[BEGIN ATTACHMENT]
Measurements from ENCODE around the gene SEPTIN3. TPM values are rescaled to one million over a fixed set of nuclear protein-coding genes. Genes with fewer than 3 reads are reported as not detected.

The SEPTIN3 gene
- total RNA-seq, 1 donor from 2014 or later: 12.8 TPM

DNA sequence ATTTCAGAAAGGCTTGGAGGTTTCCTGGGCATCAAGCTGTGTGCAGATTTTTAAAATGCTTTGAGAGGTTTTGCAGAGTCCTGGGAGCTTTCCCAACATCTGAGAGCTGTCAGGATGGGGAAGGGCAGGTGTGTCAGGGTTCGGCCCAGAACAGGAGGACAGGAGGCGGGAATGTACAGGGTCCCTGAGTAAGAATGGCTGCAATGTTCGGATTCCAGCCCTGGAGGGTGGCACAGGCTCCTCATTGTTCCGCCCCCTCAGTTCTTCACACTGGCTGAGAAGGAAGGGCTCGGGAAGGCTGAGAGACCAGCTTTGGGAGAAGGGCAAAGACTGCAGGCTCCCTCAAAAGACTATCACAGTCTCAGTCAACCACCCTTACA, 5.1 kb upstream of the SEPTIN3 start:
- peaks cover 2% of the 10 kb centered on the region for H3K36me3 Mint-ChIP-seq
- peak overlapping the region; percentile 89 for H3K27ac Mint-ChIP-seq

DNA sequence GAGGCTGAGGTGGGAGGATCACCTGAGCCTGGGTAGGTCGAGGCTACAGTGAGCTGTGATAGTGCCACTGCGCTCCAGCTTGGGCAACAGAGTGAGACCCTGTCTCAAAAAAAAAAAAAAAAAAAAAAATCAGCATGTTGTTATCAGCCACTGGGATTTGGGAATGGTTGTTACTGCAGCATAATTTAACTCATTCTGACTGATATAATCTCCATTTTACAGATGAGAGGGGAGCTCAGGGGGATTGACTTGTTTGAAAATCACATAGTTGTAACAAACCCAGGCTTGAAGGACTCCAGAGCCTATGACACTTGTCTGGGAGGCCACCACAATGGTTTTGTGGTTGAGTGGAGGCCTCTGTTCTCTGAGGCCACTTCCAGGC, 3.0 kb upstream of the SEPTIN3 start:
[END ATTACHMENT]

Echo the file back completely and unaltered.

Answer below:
Measurements from ENCODE around the gene SEPTIN3. TPM values are rescaled to one million over a fixed set of nuclear protein-coding genes. Genes with fewer than 3 reads are reported as not detected.

The SEPTIN3 gene
- total RNA-seq, 1 donor from 2014 or later: 12.8 TPM

DNA sequence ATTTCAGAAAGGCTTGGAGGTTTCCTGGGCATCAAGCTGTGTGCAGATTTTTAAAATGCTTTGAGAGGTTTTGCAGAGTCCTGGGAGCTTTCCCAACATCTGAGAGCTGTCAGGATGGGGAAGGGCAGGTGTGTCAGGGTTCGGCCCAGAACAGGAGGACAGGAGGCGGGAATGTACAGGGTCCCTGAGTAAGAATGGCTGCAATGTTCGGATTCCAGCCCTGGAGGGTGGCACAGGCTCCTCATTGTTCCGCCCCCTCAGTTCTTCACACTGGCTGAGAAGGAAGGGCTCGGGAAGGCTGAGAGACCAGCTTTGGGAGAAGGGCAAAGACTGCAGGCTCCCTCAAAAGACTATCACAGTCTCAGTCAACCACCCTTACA, 5.1 kb upstream of the SEPTIN3 start:
- peaks cover 2% of the 10 kb centered on the region for H3K36me3 Mint-ChIP-seq
- peak overlapping the region; percentile 89 for H3K27ac Mint-ChIP-seq

DNA sequence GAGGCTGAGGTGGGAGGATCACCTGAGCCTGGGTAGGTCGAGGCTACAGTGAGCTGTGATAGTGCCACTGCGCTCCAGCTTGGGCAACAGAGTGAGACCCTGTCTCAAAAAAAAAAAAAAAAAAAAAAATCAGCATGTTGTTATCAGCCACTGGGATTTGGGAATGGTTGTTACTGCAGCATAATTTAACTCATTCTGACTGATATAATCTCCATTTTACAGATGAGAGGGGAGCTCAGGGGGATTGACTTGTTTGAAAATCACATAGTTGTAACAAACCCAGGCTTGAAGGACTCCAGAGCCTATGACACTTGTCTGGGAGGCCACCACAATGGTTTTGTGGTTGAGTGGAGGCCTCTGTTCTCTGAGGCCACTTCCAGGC, 3.0 kb upstream of the SEPTIN3 start: